Don’t laminate your Aadhaar cards, Says UIDAI

Don’t laminate your Aadhaar cards, Says UIDAI

Don’t laminate your Aadhaar cards: In the wake of the recent breaching issues of privacy and misusage of Aadhaar card database, the Unique Identification Authority of India (UIDAI) has today cautioned people against laminating their “smart” cards.

Don’t laminate your Aadhaar cards, Says UIDAI

  Opting for plastic cards or laminating one’s own Aadhaar card may open up the possibility of Aadhaar details that is – personal sensitive demographic information that can be misused by the anti-social elements also without the consent of Aadhaar card holders.

Don’t laminate your Aadhaar cards, Says UIDAI

In a press conference addressed by the UIDAI, “a cutaway portion or downloaded versions of Aadhaar on ordinary paper or mAadhaar are perfectly valid.”

The UIDAI chief executive officer Ajay Bhushan Pandey said in a statement, “If a person has a paper Aadhaar card, there is absolutely no need to get his/her Aadhaar card laminated or obtain a plastic Aadhaar card or so called smart Aadhaar card by paying money. There is no concept such as smart or plastic Aadhaar card.”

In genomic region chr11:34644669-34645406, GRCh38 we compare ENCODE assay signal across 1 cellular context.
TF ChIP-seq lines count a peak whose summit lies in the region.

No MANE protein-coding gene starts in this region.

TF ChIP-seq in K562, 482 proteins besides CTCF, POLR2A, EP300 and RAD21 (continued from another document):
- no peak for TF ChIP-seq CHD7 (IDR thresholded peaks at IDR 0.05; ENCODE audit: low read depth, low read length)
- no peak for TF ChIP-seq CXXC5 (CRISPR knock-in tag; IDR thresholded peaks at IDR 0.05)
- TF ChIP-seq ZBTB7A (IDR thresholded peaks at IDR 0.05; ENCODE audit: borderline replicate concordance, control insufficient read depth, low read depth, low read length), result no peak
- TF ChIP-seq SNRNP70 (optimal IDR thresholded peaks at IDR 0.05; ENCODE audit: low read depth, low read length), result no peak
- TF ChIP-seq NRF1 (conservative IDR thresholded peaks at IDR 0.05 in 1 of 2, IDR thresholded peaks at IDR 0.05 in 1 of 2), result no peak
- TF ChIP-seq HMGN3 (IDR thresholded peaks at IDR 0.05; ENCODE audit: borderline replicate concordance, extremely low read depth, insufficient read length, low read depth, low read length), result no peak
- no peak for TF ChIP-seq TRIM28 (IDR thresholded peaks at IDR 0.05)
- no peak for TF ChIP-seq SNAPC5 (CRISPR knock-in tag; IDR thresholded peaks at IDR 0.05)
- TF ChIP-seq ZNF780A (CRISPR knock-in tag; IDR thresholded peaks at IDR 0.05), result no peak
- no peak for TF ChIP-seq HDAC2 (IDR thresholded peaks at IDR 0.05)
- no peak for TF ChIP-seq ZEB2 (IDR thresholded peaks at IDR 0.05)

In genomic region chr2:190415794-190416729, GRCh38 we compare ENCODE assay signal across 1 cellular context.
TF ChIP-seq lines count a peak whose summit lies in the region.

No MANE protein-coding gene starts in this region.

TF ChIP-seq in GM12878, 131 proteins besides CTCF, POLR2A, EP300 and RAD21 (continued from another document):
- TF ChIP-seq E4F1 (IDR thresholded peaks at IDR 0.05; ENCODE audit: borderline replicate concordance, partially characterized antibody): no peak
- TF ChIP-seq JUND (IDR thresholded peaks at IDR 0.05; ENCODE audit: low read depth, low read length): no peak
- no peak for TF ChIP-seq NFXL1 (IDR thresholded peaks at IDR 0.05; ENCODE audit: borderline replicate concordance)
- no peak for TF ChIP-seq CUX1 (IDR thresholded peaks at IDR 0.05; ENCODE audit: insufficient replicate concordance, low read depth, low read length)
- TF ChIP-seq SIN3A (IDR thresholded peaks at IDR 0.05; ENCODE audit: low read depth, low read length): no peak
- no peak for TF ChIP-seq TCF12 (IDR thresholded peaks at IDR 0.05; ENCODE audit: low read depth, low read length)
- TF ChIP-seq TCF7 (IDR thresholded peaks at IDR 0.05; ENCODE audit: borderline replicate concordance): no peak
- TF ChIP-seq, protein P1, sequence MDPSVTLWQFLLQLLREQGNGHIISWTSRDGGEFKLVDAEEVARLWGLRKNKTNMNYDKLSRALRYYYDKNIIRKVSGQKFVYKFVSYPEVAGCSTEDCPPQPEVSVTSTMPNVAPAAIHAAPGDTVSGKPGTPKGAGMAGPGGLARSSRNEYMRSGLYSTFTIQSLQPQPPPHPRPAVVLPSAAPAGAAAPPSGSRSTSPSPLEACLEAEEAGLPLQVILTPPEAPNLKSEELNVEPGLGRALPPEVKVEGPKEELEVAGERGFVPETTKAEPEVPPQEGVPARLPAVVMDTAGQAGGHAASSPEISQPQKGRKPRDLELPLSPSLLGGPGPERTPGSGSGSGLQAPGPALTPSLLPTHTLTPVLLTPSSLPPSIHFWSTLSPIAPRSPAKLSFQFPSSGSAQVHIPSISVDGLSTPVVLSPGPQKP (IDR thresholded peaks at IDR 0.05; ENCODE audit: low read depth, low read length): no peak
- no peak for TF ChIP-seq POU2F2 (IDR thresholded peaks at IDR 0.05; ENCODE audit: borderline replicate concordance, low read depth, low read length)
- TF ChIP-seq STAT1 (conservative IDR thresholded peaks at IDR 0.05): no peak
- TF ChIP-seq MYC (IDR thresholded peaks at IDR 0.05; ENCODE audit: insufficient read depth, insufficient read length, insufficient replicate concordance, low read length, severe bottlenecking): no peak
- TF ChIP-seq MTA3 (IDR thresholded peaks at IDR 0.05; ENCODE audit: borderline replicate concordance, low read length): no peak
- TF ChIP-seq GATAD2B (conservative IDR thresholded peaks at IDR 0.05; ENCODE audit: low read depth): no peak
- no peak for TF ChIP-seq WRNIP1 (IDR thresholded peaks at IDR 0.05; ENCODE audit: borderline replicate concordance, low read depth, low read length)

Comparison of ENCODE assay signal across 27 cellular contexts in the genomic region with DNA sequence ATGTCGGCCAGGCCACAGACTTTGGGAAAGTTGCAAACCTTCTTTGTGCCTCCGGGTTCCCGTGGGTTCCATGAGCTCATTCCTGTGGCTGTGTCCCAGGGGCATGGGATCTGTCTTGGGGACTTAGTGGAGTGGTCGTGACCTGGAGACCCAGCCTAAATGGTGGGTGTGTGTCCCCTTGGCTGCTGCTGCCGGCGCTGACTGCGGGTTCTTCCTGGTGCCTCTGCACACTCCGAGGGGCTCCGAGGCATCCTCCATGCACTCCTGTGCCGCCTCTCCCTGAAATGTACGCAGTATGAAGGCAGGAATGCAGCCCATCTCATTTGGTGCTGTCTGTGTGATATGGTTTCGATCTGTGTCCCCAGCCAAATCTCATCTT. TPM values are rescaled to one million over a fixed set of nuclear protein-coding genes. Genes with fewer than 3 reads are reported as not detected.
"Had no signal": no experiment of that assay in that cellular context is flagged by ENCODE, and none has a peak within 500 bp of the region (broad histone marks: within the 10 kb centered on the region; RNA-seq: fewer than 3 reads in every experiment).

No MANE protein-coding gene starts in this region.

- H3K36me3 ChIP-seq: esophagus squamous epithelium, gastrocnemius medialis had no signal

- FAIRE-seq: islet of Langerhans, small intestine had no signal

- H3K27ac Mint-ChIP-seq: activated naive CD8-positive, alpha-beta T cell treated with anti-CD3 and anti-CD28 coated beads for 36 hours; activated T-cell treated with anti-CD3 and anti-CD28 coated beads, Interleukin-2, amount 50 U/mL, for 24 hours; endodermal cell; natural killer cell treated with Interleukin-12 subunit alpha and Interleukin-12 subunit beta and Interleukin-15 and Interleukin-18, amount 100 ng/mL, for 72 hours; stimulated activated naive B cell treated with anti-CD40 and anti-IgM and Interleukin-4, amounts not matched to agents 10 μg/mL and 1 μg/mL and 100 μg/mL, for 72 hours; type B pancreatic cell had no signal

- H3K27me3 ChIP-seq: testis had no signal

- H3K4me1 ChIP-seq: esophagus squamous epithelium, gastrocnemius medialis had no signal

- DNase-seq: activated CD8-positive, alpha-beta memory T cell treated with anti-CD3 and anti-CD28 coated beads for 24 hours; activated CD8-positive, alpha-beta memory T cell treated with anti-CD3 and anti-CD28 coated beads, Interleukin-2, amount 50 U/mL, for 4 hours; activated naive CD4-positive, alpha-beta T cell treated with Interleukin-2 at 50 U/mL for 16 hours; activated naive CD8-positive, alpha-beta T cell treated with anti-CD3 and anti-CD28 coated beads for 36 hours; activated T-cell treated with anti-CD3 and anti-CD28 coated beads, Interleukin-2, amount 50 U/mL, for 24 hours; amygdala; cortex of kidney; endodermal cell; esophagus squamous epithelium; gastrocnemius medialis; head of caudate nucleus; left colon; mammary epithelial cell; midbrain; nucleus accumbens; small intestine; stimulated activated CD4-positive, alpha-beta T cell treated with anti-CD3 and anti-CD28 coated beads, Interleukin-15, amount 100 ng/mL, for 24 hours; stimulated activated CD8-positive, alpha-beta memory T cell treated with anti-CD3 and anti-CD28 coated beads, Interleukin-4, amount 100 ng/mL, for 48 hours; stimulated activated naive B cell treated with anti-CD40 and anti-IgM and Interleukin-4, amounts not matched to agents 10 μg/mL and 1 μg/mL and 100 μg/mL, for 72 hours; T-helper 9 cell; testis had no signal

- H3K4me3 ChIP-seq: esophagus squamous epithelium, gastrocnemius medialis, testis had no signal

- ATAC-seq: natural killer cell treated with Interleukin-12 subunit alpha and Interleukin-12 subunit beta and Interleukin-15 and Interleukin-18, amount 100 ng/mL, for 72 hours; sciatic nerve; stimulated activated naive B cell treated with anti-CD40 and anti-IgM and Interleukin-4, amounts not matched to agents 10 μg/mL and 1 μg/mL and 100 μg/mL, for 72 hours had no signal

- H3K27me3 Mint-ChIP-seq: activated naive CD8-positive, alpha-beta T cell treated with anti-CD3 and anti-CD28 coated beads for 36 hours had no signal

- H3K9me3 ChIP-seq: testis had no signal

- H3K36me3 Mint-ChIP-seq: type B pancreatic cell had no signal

Furthering his statement he said, “Printing Aadhaar on a plastic/PVC sheet privately can cost anywhere between Rs50 and Rs300 or more”. So Aadhaar card holders must understand that a printout of the downloaded Aadhaar card, even in black and white, is as valid as the original Aadhaar card.

The UIDAI chief executive officer Ajay Bhushan Pandey mentioned, “If anybody’s Aadhaar card is lost – he/she can download the card free from https://eaadhaar.uidai.gov.in.

Pranesh Prakash, policy director at think tank Centre for Internet and Society while speaking to the media said, ““I feel a lot more has to be done by UIDAI. Sadly, by encouraging people to rely on printed Aadhaar ‘cards’, UIDAI is ending up with the worst of both worlds with respect to personal data protection: photocopies of so-called Aadhaar cards/letter are being circulated to facilitate identity fraud as well as the kind of dangerous personal data disclosures that centralized databases enable. Last month, UIDAI put in place a two-layer security to reinforce privacy protections for Aadhaar holders—it introduced a virtual identification so that the actual number need not be shared to authenticate their identity. Simultaneously, it further regulated the storage of the Aadhaar numbers within various databases.”

UIDAI in its website highlighted – “Under the direction of Government of India – unauthorized agencies not to collect Aadhaar information from people, reminding them that collecting such information or unauthorized printing of Aadhaar card is a criminal offense punishable with imprisonment.”

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